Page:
A few days ago, The New Yorker’s Yi-Ling Liu posted a special feature about a farmer from China who found a career in live streaming. Upon stumbling on the article, I found myself fascinated by this farmer’s story and her rise to fame.
It all began three years ago when Liu Mama, a farmer from Northeast China, began posting short comedy skits on the live streaming platform, KuaiShou (快手直播). With the help of her son-in-law and cameraman, Liu Mama’s channel–“Liu Mama’s Everyday Life/刘妈妈的日常生活”— blew up. The content was genuine–it reflected authentic moments of her life in China. She would post videos of herself “shucking corn, harvesting tomatoes, and driving around fields.” She’s not afraid to be real, a sentiment we don’t often see in social media these days.
That authenticity is what drove many people to watch her, according to the New Yorker: “In this landscape of meticulously airbrushed faces and fashion feeds, people were quickly charmed by the loud-mouthed, ruddy-cheeked farmer from the North.” Occasionally, Liu Mama will also dress up in costume for her videos, acting out skits with her son-in-law. Through her refreshingly crude comedy and harsh but clever realness, Liu Mama has now attracted almost fifteen million followers and earns a reported $140,000 USD per month. While there is a general sentiment that KuaiShou is not a popular or relevant social media platform, I think Liu Mama’s numbers speak for themselves. You don’t need to be from the city to be known.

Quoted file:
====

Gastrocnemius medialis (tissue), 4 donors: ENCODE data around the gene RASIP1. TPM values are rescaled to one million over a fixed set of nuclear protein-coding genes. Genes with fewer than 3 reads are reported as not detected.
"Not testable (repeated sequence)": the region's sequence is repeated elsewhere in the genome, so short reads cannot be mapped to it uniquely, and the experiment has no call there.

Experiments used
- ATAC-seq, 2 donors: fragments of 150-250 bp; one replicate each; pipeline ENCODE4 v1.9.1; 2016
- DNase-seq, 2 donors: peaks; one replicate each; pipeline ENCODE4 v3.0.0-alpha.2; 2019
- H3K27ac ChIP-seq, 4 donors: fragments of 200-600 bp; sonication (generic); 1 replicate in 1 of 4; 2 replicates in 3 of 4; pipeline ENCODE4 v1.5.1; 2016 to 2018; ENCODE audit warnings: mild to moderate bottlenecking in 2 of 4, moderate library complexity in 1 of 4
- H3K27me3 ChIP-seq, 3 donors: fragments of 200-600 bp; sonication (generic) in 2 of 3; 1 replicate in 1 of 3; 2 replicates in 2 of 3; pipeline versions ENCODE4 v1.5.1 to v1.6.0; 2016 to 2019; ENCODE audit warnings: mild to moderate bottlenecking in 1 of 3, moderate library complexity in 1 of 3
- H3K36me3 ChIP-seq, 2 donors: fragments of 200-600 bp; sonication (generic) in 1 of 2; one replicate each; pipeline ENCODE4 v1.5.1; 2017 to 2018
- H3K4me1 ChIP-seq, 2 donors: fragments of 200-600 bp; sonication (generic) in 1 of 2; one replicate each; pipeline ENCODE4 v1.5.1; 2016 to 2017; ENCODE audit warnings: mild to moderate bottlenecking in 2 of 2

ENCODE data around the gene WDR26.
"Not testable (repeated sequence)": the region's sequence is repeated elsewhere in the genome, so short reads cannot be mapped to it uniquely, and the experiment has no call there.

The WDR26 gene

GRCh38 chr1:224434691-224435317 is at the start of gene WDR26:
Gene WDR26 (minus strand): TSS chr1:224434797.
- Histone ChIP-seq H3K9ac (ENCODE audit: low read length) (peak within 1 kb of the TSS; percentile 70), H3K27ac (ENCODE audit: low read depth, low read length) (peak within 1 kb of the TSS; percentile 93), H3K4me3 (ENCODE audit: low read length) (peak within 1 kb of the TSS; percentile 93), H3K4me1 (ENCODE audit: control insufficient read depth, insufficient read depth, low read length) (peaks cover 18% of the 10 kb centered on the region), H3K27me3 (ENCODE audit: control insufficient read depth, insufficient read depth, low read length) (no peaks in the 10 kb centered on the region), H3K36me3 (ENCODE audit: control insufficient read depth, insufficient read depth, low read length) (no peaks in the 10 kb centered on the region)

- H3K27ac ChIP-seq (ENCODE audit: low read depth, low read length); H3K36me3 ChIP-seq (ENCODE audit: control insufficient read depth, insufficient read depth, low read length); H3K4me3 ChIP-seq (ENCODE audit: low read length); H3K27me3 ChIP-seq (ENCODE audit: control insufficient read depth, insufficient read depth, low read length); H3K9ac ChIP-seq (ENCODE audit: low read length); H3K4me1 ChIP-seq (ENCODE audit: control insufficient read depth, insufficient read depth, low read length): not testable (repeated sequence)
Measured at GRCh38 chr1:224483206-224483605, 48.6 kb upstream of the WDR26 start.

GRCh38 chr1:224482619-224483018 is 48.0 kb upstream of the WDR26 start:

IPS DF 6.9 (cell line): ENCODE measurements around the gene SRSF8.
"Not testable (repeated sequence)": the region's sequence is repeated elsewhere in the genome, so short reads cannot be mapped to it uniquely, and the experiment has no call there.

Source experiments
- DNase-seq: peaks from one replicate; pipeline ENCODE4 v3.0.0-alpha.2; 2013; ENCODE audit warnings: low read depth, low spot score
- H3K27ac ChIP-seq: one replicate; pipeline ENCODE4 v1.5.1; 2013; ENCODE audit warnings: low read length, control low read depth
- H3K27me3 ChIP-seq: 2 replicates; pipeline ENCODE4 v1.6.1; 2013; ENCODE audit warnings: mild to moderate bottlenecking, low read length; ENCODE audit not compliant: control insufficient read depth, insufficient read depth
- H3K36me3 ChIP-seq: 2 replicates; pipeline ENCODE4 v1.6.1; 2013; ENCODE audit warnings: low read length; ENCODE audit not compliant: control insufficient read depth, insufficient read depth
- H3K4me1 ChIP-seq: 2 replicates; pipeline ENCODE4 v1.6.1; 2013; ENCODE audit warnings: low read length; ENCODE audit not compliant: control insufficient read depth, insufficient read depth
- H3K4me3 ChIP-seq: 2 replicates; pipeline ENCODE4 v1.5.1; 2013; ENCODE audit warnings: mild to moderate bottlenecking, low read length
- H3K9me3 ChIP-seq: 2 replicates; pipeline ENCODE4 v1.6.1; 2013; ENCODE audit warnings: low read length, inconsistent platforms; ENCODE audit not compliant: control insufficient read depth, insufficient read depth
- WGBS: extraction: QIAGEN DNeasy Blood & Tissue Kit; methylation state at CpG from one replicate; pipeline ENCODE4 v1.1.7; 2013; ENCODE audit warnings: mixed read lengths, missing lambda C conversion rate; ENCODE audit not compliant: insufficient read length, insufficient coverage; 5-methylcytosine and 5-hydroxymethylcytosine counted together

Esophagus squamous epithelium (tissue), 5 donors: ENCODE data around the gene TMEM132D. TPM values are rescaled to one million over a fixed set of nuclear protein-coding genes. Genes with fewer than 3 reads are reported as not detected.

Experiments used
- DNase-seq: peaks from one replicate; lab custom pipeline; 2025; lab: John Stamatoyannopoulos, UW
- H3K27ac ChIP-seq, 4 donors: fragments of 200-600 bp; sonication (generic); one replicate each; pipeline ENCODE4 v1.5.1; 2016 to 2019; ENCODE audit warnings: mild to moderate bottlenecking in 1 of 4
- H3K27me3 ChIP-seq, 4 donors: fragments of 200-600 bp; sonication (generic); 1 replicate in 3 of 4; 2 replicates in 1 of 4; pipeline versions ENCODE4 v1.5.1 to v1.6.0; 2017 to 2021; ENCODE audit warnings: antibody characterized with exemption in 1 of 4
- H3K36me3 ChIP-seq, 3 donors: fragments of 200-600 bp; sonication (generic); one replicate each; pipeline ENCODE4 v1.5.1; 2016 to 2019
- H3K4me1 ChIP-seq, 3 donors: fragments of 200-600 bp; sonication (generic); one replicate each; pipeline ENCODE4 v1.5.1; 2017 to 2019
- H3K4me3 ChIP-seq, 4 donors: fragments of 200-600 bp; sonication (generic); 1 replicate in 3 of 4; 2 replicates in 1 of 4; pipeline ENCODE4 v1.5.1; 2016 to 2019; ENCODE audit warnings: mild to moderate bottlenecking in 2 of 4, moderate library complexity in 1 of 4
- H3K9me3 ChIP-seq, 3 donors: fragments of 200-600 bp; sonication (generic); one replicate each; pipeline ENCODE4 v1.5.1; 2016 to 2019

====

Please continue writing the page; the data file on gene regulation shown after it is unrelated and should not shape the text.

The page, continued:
Now, Liu Mama posts mostly cooking and recipe videos on her show, “Liu Mama’s Everyday Life.” Post after post, she never fails to make viewers smile with her bright and positive attitude; if you speak Chinese, or even if you don’t, I highly recommend checking her out!
Images via Liu Mama, Kuai Shou
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